Bad Dreams by Tessa Hadley

Last year I read and thoroughly enjoyed Tessa Hadley’s The Past, a beautifully-observed novel about four adult siblings coming together for a holiday at their old family home. It’s a character-driven book, full of subtle tensions and frustrations, demonstrating the author’s insight into family dynamics and human nature. There’s a similar degree of perceptiveness in Bad Dreams, an impressive collection of short stories, all with female protagonists at the heart.

Seven of the ten stories included here were first published in the New Yorker, and are probably still available to read online. Nevertheless, by experiencing them together in this volume, certain patterns begin to appear – common threads and themes, similar structural patterns or motifs – adding texture and depth.

While these stories are rooted in the everyday, Hadley seems particularly interested in what happens when the mundanity of life is interrupted – typically by a new experience or a chance encounter with the potential to disrupt.

In An Abduction – one of the most memorable stories in the collection – Jane, a bored fifteen-year-old girl, home from boarding school for the summer holidays, accepts a lift from three unfamiliar boys in a sports car. Older and more experienced than Jane, the boys are living the high life in a large Surrey house, dabbling with drink and drugs while their parents are away. What follows isn’t quite the horror story the reader might be expecting given the set-up. Still, it’s unsettling nonetheless, culminating in a coda that adds another layer to the narrative.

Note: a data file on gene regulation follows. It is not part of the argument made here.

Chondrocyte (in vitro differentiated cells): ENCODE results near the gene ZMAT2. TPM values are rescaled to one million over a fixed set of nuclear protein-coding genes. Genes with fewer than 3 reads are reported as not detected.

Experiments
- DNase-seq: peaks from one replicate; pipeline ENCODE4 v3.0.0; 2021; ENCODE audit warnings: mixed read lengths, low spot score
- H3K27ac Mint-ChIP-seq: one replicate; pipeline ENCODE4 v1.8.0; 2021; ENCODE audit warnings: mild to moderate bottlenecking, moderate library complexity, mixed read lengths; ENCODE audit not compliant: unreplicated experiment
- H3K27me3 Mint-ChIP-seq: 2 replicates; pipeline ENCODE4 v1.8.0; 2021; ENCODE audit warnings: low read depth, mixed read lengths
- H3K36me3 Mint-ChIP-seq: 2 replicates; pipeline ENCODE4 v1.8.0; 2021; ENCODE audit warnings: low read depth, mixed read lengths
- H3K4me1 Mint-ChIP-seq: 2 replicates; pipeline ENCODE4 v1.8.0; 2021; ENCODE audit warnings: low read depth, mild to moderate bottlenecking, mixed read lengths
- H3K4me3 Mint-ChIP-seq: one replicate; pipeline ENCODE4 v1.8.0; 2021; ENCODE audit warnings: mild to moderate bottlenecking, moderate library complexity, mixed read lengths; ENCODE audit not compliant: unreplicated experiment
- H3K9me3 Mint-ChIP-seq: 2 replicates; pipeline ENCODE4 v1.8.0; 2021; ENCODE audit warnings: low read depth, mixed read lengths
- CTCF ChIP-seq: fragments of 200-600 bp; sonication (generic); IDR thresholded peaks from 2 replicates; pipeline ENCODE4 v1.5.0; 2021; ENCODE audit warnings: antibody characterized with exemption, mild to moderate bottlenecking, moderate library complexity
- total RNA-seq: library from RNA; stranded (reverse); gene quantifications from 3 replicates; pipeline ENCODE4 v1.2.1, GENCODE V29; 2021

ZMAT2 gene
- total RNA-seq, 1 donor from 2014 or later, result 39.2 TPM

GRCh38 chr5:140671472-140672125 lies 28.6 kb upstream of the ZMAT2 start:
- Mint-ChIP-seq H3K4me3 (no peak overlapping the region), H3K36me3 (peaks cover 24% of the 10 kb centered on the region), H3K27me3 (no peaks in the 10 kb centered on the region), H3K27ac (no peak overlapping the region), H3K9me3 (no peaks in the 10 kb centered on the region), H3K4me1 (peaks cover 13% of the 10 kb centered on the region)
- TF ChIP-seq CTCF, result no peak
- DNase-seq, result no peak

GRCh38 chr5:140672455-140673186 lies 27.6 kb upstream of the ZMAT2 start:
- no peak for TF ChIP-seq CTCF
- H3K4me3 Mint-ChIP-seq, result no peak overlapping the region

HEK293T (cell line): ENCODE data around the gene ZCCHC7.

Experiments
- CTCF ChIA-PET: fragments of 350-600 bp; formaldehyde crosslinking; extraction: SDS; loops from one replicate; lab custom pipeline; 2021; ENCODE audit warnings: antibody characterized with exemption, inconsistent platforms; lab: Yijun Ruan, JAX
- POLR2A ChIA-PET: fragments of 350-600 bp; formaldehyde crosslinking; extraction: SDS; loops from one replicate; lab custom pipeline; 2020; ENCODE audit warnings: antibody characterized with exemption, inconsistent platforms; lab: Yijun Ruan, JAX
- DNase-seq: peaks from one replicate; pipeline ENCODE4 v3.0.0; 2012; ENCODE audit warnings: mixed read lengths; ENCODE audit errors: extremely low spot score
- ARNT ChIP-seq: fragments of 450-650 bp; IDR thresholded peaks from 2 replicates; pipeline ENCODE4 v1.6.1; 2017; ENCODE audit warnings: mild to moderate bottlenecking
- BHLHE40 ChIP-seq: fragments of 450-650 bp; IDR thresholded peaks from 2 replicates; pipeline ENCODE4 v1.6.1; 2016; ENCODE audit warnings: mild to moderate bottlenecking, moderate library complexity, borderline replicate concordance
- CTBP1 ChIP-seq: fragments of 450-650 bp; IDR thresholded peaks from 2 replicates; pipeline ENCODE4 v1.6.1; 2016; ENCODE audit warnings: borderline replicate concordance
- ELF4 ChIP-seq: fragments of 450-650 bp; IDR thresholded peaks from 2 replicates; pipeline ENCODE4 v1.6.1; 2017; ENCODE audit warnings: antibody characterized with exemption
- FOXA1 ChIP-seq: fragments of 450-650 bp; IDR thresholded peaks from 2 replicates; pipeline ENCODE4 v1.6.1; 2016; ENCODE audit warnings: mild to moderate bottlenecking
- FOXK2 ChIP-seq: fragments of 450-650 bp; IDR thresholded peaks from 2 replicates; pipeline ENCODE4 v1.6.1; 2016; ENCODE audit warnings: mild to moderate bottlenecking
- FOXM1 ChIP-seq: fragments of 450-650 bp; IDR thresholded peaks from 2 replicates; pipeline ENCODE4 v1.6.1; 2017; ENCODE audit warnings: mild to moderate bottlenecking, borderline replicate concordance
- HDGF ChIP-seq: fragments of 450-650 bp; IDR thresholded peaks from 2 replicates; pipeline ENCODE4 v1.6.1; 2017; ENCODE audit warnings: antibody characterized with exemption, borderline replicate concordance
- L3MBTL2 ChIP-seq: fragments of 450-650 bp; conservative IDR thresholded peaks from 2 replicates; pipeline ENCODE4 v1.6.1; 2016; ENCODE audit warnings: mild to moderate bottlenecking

Experience is another story in this vein, with the protagonist crossing a line into an intriguing new world. When Laura needs a new place to live following the breakdown of her marriage, a friend hooks her up with Hana, a sophisticated, glamorous woman with a spacious house in London. Hana wants someone to look after her home while she spends time in the US, so Laura moves in rent-free to caretake in Hana’s absence. Having settled into the house, Laura begins to step into Hana’s shoes – eating her food, reading her secret diaries, even wearing her clothes now and again.

I had thought that I would forget about Hana once she was out of the house, but moving around inside the shapes of her life, I found myself more powerfully impressed by her than I had been when she was present. The wardrobes full of her clothes stood in for her: velvet trousers and brocade jackets, an evening dress of pleated chiffon with a sequinned bodice – everything padded and sculpted, each outfit a performance in itself. (p. 90)

When Hana’s on/off lover, Julian, calls at the house to pick up some stuff, the visit offers Laura the opportunity to go deeper into Hana’s life. Laura begins to fantasise about a liaison with Julian, a chance to experience something more thrilling than the tame relationship she experienced with her husband. It’s an excellent story with several possibilities for the ending – but Hadley pitches it just right, resisting the temptation for too much spectacle or drama.